Three years ago, Rian Johnson’s humble follow-up to …let’s just say, polarizing… Star Wars: The Last Jedi came out in the form of Knives Out. Unlike said film set in a galaxy far far away, the consensus on Knives Out was pretty unanimous in that it was a raucously good time that reinvented elements of, but still respected the core of, the Christie-like murder mystery. It sent Ana de Armas’s already steadily climbing career into an absolute rocket and has given Daniel Craig a blank check to be silly with celebrities in his post-Bond years. Johnson, who retained the rights to the franchise through his T-Street label, shopped a sequel around to studios outside of just Lionsgate and MRC, who financed the first film. Losing the opportunity to produce a sequel, Lionsgate and MRC lost the bidding war to Netflix, who purchased the rights to two sequels for a whopping $469 million. Glass Onion: A Knives Out Mystery, is the fruit of Netflix’s money, and Johnson’s (and also another massively stacked cast’s) labor.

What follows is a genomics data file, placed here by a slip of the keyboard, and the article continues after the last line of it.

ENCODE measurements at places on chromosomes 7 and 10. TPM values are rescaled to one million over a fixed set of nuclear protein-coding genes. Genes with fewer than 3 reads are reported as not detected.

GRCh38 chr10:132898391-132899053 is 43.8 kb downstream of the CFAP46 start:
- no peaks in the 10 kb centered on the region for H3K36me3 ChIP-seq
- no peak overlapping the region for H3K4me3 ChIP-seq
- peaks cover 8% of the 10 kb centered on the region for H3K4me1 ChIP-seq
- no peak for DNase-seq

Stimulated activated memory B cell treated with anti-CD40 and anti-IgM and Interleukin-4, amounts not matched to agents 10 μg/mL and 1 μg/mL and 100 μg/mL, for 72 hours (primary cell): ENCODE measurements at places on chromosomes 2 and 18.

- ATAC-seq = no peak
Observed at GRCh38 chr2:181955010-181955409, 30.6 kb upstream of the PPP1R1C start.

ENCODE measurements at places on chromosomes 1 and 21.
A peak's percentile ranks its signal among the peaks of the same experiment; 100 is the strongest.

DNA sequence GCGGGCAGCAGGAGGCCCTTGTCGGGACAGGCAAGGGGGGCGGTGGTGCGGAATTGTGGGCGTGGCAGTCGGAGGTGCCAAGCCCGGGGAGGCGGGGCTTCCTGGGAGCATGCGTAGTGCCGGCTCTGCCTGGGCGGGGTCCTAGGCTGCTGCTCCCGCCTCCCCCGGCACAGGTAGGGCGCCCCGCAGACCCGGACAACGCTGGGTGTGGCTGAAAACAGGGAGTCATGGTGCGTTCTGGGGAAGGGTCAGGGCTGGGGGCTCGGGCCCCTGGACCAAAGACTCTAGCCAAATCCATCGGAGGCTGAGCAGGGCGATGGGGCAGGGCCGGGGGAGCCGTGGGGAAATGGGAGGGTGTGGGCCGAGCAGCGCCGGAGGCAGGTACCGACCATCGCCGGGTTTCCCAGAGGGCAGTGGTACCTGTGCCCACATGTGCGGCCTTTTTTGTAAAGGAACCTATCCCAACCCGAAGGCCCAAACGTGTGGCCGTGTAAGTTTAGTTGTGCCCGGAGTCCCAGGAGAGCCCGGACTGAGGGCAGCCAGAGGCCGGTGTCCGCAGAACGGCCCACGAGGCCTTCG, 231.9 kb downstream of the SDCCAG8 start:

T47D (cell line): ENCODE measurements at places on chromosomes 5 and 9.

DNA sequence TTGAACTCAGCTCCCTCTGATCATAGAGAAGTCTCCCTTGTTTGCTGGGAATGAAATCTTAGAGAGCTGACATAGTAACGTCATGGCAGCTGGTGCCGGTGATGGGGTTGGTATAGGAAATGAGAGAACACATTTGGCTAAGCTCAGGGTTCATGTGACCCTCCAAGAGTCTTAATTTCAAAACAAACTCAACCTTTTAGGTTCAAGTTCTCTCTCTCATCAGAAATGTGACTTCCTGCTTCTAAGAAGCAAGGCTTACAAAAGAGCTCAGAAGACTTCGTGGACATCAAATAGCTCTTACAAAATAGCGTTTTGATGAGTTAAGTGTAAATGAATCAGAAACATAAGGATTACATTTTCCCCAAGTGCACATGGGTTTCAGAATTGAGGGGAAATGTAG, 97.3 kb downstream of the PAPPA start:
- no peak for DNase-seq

Set during the height of the pandemic, detective Benoit Blanc (Daniel Craig), tired of his seemingly meaningless life stuck in his apartment, receives a mysterious invitation to a Greek island getaway weekend hosted by billionaire tech mogul Miles Bron (Edward Norton), teasing a weekend where the guests get to help solve his murder. Upon arrival in Greece, Blanc finds himself a stranger amongst an old group of powerful friends: politician Claire Debella (Kathryn Hahn), Twitch streamer Duke Cody (Dave Bautista) and his girlfriend Whiskey (Madelyn Cline), model/socialite Birdie Jay (Kate Hudson) and her assistant Peg (Jessica Henwick), scientist Lionel Toussaint (Leslie Odom Jr.), and Miles’s scorned former business partner, Andi (Janelle Monáe). Seemingly confused at first, Blanc realizes that Bron has set up an elaborate mystery for his friends to solve his own hypothetical murder and that he has brought Blanc as a prop to help assist them. But as soon as the mystery begins, the group finds themselves with a real dead body and an actual murder for Blanc to solve amongst another group of the worst people you’ve ever met.